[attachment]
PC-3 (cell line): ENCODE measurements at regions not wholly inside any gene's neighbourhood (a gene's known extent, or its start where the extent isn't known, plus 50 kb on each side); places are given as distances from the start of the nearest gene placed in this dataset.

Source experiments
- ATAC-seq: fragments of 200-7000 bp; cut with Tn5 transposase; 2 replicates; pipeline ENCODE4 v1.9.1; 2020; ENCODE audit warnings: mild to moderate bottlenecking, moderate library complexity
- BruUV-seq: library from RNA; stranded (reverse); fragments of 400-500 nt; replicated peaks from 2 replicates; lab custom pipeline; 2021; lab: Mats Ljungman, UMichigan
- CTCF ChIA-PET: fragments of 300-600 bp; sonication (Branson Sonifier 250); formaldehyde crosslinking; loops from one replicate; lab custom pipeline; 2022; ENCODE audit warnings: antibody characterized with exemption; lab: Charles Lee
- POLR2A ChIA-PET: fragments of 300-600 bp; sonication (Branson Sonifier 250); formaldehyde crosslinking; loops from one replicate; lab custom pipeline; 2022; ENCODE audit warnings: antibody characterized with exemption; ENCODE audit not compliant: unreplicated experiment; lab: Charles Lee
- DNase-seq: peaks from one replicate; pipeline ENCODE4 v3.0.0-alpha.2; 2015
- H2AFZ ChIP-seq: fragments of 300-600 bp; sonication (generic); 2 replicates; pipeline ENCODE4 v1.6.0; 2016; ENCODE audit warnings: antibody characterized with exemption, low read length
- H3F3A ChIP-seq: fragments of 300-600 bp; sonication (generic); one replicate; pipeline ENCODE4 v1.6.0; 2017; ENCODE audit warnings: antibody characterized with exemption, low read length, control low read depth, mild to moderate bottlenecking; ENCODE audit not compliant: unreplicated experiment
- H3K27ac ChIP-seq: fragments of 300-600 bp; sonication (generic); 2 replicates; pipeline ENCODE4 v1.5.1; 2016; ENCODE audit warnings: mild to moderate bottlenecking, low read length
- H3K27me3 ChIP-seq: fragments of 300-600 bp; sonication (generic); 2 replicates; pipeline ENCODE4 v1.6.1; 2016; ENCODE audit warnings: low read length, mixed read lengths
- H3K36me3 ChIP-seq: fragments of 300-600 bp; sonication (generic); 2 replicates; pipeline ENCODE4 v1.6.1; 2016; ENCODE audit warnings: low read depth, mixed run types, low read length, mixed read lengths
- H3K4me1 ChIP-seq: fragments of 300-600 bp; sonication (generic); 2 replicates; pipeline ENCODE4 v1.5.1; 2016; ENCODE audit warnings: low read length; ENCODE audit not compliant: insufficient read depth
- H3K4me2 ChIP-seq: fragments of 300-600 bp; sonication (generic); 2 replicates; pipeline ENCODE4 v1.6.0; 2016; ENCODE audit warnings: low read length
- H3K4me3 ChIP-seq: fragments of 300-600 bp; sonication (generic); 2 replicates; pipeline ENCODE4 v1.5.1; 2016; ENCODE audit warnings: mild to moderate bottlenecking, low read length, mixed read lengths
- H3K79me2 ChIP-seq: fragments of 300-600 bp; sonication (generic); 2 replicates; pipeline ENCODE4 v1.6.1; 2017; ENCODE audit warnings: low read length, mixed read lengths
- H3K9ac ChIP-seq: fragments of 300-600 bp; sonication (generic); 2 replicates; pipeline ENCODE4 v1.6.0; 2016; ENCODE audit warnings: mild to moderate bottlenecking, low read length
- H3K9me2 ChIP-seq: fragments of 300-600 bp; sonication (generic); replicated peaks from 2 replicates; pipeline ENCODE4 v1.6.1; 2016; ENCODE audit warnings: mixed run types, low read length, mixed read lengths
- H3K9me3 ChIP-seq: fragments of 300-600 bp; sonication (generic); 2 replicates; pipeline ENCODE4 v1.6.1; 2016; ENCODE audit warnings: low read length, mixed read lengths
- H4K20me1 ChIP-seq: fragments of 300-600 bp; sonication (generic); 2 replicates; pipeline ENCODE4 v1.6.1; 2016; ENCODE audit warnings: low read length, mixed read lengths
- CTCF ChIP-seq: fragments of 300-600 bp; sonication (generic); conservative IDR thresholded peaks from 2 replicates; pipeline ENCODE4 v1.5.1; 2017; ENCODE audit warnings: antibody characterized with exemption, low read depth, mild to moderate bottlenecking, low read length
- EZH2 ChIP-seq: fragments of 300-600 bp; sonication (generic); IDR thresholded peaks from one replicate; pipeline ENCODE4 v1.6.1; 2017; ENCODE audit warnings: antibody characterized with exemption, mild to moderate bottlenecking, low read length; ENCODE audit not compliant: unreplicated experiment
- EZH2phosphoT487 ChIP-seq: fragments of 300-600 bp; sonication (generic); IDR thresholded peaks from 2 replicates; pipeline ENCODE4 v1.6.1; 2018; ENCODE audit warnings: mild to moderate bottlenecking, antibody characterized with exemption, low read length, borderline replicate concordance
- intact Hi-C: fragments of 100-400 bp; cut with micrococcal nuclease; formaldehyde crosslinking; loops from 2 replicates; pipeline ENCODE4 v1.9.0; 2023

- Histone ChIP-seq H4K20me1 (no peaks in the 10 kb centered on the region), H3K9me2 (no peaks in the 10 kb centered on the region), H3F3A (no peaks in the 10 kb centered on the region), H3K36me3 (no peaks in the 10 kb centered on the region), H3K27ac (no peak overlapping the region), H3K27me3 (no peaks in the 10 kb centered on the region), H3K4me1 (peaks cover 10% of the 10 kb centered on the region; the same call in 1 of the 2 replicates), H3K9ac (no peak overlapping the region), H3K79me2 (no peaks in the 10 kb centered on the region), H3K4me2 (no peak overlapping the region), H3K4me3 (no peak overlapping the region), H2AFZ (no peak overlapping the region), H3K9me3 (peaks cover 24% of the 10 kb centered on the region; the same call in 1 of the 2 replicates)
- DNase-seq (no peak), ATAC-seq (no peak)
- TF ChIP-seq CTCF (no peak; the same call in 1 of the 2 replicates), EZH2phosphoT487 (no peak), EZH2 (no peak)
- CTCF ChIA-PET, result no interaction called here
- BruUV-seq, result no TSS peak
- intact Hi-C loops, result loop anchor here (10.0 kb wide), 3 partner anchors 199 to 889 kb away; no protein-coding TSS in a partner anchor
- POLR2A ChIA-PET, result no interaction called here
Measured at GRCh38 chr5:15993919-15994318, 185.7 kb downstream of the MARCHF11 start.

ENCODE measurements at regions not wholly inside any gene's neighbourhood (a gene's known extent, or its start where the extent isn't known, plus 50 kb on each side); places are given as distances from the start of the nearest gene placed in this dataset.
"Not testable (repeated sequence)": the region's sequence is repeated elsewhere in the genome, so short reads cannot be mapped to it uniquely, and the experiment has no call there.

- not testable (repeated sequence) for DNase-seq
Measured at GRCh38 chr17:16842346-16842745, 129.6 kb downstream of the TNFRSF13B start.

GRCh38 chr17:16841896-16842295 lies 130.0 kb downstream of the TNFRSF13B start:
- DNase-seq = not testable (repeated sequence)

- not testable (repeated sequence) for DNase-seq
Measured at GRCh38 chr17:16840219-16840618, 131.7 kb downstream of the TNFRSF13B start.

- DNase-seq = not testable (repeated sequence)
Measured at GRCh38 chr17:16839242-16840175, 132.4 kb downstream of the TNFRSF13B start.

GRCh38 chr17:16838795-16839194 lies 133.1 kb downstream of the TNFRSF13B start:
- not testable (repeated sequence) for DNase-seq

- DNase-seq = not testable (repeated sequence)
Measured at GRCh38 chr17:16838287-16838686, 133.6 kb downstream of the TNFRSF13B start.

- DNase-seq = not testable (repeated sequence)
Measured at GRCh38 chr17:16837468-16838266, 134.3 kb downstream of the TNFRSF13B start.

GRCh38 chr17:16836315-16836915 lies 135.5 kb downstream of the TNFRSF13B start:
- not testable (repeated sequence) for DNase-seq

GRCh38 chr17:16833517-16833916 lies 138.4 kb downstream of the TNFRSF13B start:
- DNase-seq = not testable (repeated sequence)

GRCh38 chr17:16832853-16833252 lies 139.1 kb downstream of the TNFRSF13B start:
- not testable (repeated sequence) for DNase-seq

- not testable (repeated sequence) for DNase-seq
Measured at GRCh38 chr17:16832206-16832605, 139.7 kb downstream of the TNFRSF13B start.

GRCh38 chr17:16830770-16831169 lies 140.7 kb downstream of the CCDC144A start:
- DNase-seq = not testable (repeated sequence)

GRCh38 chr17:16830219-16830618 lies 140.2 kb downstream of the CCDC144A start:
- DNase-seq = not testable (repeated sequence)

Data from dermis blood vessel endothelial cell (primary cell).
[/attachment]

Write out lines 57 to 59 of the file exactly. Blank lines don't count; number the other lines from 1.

GRCh38 chr17:16830770-16831169 lies 140.7 kb downstream of the CCDC144A start:
- DNase-seq = not testable (repeated sequence)

GRCh38 chr17:16830219-16830618 lies 140.2 kb downstream of the CCDC144A start: